Ralph Jones investigates the company trying to take immortality mainstream
As pains in the arse go, dying is a big one. It’s a bit like taking out the bins – you’ve got to do it at some point. So imagine that you could cheat death.
Humans have always lusted after immortality. Qin Shi Huang, China’s first emperor, died of mercury poisoning after eating immortality pills. Shingon Buddhist monks used to mummify themselves while still alive, believing that this would grant them a form of eternal life. But what does the path to immortality look like now?
The first step may be a shift in the way we perceive the ageing of our bodies. Calico, Google’s biotech company, is pouring money into ‘curing ageing’; Facebook funds an award that gives $3m to scientists working to extend human life and, in recent months, there has been a call to classify ageing as a disease, ahead of the 2018 World Health Organisation’s International Statistical Classification of Diseases and Related Health Problems.
This would drastically change the way ageing is treated, concentrating efforts toward prevention over treatment. There is a history of the opposite happening: ‘diseases’ being recategorised as normal behaviour. Masturbation was once treated as an illness. Now it’s an absolute pleasure.
Of the pool of methods used to forever extend one’s life, cryonics has been the most enduring and iconic. The voluntary ‘freezing’ of the body after death, although still considered by most to be the creepy realm of science fiction, is having what can only be described as a bit of a moment.
Behind bulletproof glass in a stone complex in Scottsdale, Arizona, 143 dead people stand frozen in steel containers, their bodies drained of blood and replaced with cryopreservant. The Alcor Life Extension Foundation might sound like the pet project of a Bond villain, but it exists, it’s a real thing. Larry King is in the application process, and Simon Cowell has expressed enthusiasm.
I don't need those people in my life - boring people who are gonna die
History has taught us to be wary of two sets of people: preachers who predict the imminent collapse of the world and those who claim to hold the key to eternal life. Though Alcor makes no promises about reanimating your chilly corpse in the near future, its efforts have been met with a healthy dose of scepticism. Humans being brought back to life is an impossible dream, say cryonic cynics. Alcor points out, however, that human brains have been revived after being clinically dead for eight hours. Its membership department director Diane Cremeens says, “Cryonics is just an extension of emergency medicine. Look how far we advanced since the Sixties. We’ve just got to wait for people to figure it out.”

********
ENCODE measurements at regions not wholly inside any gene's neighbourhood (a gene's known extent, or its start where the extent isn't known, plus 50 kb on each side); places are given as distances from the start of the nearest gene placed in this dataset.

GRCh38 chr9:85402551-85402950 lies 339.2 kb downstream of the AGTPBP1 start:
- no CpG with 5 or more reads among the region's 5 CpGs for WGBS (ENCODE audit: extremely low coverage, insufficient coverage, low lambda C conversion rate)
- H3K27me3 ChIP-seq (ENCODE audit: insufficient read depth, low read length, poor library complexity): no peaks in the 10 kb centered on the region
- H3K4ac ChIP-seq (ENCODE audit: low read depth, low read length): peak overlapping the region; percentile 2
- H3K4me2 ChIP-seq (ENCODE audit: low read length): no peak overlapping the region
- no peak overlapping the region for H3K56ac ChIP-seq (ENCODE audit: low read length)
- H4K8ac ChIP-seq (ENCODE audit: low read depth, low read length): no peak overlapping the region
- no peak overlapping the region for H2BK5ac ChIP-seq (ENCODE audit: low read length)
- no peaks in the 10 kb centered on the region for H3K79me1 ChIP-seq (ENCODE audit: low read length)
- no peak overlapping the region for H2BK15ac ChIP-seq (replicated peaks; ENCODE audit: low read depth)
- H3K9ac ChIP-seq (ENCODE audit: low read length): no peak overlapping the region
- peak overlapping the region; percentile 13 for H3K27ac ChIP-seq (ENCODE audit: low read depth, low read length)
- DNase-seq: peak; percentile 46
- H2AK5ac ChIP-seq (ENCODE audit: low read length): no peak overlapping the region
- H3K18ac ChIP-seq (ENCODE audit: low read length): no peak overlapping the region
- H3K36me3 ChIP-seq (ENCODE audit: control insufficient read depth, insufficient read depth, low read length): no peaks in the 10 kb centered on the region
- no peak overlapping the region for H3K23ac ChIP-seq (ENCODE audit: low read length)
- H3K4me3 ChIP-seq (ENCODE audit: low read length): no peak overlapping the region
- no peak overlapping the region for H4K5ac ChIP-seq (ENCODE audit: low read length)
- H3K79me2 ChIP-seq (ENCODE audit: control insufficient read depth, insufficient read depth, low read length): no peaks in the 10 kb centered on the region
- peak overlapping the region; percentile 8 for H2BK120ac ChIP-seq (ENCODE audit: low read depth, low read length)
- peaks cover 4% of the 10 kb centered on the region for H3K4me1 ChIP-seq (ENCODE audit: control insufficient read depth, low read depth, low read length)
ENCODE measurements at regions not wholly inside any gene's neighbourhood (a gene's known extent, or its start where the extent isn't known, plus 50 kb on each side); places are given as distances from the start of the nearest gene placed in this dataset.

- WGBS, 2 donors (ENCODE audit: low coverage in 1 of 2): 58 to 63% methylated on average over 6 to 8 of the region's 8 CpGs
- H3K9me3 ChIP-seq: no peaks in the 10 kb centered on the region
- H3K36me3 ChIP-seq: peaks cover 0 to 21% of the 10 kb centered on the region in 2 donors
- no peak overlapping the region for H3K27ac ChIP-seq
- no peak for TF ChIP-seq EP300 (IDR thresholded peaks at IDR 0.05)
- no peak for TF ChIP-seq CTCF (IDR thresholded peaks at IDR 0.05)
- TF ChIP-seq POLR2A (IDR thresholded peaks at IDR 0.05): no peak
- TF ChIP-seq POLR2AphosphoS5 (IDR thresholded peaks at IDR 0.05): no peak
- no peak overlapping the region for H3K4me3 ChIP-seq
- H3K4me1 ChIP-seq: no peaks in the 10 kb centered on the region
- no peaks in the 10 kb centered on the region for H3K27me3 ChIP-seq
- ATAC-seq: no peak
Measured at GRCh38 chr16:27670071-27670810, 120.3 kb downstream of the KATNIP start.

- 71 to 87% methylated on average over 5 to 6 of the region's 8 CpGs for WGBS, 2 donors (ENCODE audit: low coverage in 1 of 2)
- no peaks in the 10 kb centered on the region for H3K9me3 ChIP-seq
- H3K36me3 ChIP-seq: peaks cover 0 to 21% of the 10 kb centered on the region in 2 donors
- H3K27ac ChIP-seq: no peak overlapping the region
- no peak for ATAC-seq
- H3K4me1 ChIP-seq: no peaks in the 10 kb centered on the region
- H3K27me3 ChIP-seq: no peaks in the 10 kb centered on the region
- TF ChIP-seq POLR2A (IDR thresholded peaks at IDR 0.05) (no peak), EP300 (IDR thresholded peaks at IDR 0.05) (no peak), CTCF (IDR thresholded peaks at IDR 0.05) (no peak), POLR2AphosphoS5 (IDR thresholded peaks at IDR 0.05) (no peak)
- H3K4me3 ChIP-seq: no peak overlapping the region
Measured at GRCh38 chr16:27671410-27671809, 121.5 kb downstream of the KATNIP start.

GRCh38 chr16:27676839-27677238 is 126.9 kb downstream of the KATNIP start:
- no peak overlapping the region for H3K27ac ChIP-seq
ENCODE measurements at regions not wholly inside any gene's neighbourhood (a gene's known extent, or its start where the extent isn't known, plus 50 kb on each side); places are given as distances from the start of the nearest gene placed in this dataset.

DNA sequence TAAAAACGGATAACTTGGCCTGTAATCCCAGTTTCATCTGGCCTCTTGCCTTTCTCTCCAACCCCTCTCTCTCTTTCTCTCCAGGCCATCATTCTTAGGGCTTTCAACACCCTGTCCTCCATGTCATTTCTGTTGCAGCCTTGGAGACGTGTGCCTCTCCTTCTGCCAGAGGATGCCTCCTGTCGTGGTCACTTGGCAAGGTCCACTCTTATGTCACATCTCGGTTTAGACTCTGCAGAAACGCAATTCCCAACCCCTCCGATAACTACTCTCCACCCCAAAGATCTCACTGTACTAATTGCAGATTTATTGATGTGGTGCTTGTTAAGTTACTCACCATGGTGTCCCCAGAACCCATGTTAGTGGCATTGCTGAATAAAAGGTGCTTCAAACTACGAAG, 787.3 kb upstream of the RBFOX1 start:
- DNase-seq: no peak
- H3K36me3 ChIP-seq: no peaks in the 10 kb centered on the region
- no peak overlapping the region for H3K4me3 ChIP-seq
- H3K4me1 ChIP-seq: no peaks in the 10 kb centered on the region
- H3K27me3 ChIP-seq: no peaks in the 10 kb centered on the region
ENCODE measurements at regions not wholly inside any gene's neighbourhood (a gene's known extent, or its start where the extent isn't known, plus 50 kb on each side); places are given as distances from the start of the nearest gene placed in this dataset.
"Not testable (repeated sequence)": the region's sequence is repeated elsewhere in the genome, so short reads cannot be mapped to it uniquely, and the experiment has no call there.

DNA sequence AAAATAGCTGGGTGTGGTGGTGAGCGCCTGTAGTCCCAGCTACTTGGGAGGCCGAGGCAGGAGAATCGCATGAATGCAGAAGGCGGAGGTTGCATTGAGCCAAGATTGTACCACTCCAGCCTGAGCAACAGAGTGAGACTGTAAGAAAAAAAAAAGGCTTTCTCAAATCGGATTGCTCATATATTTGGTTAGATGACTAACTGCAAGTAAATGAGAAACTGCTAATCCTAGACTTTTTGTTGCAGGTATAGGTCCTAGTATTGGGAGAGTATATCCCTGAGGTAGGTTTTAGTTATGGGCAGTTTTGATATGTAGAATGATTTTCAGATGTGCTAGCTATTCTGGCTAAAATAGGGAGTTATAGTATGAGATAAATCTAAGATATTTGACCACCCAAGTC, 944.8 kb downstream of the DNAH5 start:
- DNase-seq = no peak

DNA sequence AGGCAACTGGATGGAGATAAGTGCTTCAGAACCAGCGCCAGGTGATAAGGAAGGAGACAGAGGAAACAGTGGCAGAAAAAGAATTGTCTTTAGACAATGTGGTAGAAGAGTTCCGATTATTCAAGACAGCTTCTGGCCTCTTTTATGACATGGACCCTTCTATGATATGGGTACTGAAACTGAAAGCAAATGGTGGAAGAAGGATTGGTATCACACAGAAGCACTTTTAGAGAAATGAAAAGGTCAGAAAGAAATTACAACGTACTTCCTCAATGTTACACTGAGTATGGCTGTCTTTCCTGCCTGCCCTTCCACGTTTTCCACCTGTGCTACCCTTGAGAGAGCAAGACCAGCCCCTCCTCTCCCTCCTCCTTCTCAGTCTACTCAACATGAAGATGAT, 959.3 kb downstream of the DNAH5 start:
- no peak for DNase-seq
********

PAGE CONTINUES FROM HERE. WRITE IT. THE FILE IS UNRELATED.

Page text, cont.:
Surgeons of death
Being an on-call surgeon for Alcor means having to react as quickly as possible – to make sure they’re dead. Once this has been established, the patient is covered in ice and a machine pumps oxygen from the heart to the brain so that it does not shut down entirely. The body is then taken to the operating room, where it should reach 20C before surgery begins in earnest. In order to prevent fatal ice crystals forming, the body is filled with cryoprotectant, with the aim of achieving vitrification: the liquid becoming solid within the body. The patient’s body temperature is then reduced to -130C and the corpse transferred to a dewar flask filled with liquid nitrogen, where it stays at -196C for… quite a long time.
If you don’t want your entire body stored in a massive metal pod, there’s always another option. You can have your head cut off. “I have to cut the trachea, the oesophagus, then all the muscles around,” says Jose Kanshepolsky, a 77-year-old neurosurgeon who has been performing Alcor surgeries for more than 20 years. He is explaining how he decapitates a patient, and is relaying it all to me as though discussing the redecoration of his bathroom. Some 55 per cent of Alcor’s members have chosen to preserve only their head as opposed to their entire body. This is for two principal reasons: first, because it is cheaper ($80,000 plus $705 per year to preserve your head, but $200,000 plus membership for your body); and second, because it is argued that when they are resuscitated they will not want the old and withered body with which they died.
Cremeens explains that once these patients (‘neuros’) are reanimated, cloning will have to take place in order not only to create a new body on to which the head will be attached, but also to produce new blood to be pumped back into the body. “I’m not really sure exactly how that would work,” she says.
Losing their heads
So what kind of person is voluntarily decapitated after death? I speak to Tom Bell, a 51-year-old professor of law from California. Bell is so enthusiastic about immortality you’d assume he was being paid to advertise it, as opposed to funding it to the tune of more than $1,000 every year. “I don’t understand why more people don’t do it,” he says. “Wake up and face the fact that if you don’t do anything, you’re gonna die.” If you like life, he reasons, you should want absolutely loads of it. “I have no shame about saying, ‘Yeah, I’m different,’” says Bell. “I look at other people and say, ‘What’s up with you? You’re not as smart as me, are you?’ When I meet girls I tell them. And sometimes they turn tail and run, and that’s OK. I don’t need those people in my life – boring people who are gonna die.”
Cremeens thinks that it will be 100 years before the first bodies are living a second life. Bell says that he doesn’t necessarily want to live forever – he wants to live until he no longer wants to. Of course, there is no guarantee that the world will be an appealing place for Alcor members, 100 or 300 years after they were preserved. What if Bell doesn’t like what he sees when he wakes up? He is still remarkably cheerful when he says, “I’ll just commit suicide.”
(Digital image: Justin Metz)